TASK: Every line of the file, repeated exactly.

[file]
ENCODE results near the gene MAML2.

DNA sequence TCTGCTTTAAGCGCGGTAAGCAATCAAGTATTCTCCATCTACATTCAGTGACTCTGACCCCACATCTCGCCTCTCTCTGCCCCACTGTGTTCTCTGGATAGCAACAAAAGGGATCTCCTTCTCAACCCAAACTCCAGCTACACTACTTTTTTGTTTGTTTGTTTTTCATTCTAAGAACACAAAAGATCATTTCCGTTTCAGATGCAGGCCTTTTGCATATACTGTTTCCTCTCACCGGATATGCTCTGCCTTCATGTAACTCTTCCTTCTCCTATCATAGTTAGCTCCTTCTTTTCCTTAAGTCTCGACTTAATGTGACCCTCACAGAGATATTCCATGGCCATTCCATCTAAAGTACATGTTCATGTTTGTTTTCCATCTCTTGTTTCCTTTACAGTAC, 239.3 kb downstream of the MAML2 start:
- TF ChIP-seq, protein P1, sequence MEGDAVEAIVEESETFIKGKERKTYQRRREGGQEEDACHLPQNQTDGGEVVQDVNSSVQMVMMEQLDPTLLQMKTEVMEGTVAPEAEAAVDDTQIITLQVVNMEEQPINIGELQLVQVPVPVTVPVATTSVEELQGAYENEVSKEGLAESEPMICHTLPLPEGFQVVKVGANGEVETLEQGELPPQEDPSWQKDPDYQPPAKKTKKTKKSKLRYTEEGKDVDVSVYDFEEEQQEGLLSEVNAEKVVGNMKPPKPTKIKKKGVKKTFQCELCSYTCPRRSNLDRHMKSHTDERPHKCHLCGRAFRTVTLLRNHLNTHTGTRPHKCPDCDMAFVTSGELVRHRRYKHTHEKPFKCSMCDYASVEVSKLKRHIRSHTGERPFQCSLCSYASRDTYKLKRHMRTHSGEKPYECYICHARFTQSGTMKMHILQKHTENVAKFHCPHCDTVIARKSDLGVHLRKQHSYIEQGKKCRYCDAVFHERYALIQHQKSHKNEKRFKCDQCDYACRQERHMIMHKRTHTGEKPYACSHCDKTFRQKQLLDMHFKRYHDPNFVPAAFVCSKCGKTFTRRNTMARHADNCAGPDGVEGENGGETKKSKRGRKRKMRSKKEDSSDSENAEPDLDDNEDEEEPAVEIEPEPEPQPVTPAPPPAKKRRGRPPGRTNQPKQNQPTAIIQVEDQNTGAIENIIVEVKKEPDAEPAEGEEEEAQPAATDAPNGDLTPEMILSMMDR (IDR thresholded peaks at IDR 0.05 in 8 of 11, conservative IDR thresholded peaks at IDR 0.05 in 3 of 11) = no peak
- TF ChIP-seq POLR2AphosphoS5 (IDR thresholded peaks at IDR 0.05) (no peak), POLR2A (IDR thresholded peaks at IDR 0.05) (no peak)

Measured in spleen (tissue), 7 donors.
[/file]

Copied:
ENCODE results near the gene MAML2.

DNA sequence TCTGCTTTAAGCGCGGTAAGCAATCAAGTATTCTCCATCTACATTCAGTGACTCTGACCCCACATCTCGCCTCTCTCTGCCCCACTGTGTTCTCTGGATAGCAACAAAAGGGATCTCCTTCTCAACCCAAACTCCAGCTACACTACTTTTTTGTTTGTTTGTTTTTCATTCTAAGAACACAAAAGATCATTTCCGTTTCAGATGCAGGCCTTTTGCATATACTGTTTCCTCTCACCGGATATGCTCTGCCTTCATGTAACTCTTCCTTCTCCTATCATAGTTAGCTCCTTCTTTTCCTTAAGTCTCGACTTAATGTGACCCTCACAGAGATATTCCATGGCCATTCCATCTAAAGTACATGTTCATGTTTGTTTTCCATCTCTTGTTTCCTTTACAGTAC, 239.3 kb downstream of the MAML2 start:
- TF ChIP-seq, protein P1, sequence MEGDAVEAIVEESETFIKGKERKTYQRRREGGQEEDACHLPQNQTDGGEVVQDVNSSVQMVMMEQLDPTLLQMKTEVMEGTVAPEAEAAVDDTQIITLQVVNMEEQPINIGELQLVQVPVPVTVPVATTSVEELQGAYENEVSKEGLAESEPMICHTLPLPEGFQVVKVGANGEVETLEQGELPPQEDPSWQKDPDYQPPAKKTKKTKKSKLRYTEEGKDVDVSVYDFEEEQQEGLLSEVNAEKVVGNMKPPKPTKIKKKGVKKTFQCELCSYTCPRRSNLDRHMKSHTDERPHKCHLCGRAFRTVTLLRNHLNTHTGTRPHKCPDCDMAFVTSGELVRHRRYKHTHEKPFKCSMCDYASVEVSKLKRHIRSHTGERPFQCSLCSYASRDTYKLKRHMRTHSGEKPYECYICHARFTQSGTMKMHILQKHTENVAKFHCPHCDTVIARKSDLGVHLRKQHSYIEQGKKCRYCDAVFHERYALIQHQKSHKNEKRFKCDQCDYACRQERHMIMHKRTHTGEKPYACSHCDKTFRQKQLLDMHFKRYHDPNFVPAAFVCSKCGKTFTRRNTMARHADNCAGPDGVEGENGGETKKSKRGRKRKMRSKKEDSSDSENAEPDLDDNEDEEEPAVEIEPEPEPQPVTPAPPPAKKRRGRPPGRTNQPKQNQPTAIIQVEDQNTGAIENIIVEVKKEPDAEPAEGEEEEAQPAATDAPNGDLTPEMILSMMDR (IDR thresholded peaks at IDR 0.05 in 8 of 11, conservative IDR thresholded peaks at IDR 0.05 in 3 of 11) = no peak
- TF ChIP-seq POLR2AphosphoS5 (IDR thresholded peaks at IDR 0.05) (no peak), POLR2A (IDR thresholded peaks at IDR 0.05) (no peak)

Measured in spleen (tissue), 7 donors.